Ian continued with Mott until December, 1974, then led a somewhat less hectic and more varied lifestyle. He worked briefly with the great Mick Ronson; the final track we here offer is an almost impossibly beautiful, wistful piece of music, and it is enhanced by Ronson’s mandolin. Mott the Hoople leave a unique legacy; a band beloved well beyond what their fame/fortune would indicate…yet they are really not a “cult” band, either. How dare they.

π΅π‘Ÿπ‘–π‘Žπ‘› π‘€π‘Žπ‘¦, πΉπ‘Ÿπ‘’π‘‘π‘‘π‘–π‘’ π‘€π‘’π‘Ÿπ‘π‘’π‘Ÿπ‘¦…π‘Žπ‘›π‘‘ 𝑄𝑒𝑒𝑒𝑛.

Queen, featuring vocalist Freddie Mercury, and guitarist Brian May, with a live You’re My Best Friend, performed in December of 1979 at the Hammersmith Odeon. This shows Mercury in top form vocally; a true maestro at work.

Another shining exemplar of Queen’s formidable power is this iteration of the remarkable hit single Killer Queen. Recorded June 7, 1977 at Earl’s Court, this rendition is quite canonical. The synergy between Freddie Mercury and guitarist Brian May is really working, and both are in magnificent form. Speaking of Mercury, Roger Daltrey once stated that he was “the best virtuoso rock β€˜n’ roll singer of all time”, and well known soprano Montserrat CaballΓ© felt that β€œhis technique was astonishing; he sang with an incisive sense of rhythm; he also had a great musicality, and he was able to find the right colouring or expressive nuance for each word”. An extraordinary, charismatic performer, Mr. Mercury was described by guitarist Brian May as being so magnetic β€œhe could make the last person at the back of the furthest stand in a stadium feel that he was connected”. The British vocalist also was unafraid to rank 58th in a poll of 100 Greatest Britons, finishing just behind Alexander Graham Bell. And The Cliff Richard (??). George Harrison was bettered, however, and in the most controversial decision, legendary Welsh actor Richard Burton came-a-cropper, finishing behind—by a significant margin—the great vocalist. Observers reported the Welshman appeared visibly shaken, ashen-faced, and extremely bitter during the ceremony. Some claim he wiped away tears, as he abruptly stormed off to whereabouts unknown.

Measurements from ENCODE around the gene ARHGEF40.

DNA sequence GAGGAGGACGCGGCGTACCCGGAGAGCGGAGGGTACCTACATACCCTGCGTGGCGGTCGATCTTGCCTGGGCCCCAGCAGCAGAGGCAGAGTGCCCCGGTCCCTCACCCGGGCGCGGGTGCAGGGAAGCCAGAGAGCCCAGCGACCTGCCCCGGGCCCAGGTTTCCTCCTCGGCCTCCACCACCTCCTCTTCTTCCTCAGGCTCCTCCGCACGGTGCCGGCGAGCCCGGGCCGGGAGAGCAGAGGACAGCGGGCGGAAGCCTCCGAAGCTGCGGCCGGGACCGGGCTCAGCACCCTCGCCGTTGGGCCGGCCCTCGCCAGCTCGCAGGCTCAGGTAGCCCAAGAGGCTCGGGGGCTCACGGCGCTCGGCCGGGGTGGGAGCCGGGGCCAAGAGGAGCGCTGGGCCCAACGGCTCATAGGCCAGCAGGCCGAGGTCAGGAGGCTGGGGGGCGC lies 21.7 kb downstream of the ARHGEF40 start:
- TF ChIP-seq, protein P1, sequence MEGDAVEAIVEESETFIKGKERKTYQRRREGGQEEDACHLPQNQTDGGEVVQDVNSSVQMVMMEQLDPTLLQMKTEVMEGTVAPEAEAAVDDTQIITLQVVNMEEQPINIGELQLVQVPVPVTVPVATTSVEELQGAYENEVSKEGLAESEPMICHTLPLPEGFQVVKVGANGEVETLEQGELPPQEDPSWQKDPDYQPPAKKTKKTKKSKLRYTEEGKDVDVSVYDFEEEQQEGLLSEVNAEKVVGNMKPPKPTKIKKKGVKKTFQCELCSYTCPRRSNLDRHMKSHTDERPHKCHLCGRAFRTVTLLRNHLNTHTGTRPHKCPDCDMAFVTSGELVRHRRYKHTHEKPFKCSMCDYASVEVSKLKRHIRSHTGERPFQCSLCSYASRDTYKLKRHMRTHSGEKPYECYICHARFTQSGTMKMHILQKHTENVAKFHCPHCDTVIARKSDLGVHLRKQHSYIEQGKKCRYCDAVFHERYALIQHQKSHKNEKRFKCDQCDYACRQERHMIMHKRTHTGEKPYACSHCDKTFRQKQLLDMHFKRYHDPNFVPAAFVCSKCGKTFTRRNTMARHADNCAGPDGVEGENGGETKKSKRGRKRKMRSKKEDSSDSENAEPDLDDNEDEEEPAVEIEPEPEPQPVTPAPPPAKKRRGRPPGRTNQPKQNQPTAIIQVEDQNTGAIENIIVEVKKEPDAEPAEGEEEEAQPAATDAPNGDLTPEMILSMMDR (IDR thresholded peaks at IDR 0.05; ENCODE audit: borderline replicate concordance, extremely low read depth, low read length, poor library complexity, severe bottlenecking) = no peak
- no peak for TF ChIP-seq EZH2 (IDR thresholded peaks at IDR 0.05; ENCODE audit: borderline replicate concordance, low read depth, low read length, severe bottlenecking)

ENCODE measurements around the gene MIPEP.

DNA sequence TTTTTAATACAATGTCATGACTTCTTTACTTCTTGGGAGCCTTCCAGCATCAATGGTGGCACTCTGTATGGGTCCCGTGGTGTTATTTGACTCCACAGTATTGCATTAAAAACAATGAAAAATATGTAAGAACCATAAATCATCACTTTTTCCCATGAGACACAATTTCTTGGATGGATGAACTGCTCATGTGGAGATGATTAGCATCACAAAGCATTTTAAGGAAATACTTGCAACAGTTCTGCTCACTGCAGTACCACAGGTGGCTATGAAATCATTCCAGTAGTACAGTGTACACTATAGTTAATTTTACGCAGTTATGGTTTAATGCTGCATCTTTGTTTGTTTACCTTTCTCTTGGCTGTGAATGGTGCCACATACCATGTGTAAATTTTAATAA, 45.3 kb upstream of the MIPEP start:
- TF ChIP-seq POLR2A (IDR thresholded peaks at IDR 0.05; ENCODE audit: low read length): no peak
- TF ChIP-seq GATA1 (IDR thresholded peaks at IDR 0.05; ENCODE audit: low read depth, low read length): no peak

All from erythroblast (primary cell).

Burton later claimed ill health, but those near him were positive the Welshman wept openly, clenched his fists in impotent rage, and frequently muttered uncomplimentary remarks whilst shaking with hysteria, losing his balance more than once.” -Thrustus Simmonds, noted author of “Titans of Britondom, and Such”.

Lastly, the rousing Keep Yourself Alive. Live, 1974, at The Rainbow. Truly uplifting, and the musicianship, as was typical from this band, occupied Upper-Echelon terrain. This band indeed changed lives.

π‘Ίπ’‘π’“π’Šπ’π’ˆπ’”π’•π’†π’†π’.

The songΒ BadlandsΒ is belted out with supreme force (Get It Straight!!) and something else I won’t attempt to name. I don’t think I’ve ever seen a crowd react in quite this way. 2002, in Barcelona.Β Badlands, defiant and uplifting,Β is one of Bruce’s best, to meβ€”the first cut off Darknessβ€”but this is simply transcendent. One sees here, for reals, why many witnesses to Springsteen’s legendary shows view him as an almost religious figure.

From 2009. The mighty and just a bit intense Bruce Springsteen unleashes the goods, ALL of β€˜em, on the moving Something in the Night. This song, from the great 1978 album Darkness on the Edge of Town, is, probably, if gun were put to head , to me, the greatest song the great man wrote. There are many. But this, this just totally embodies Springsteen.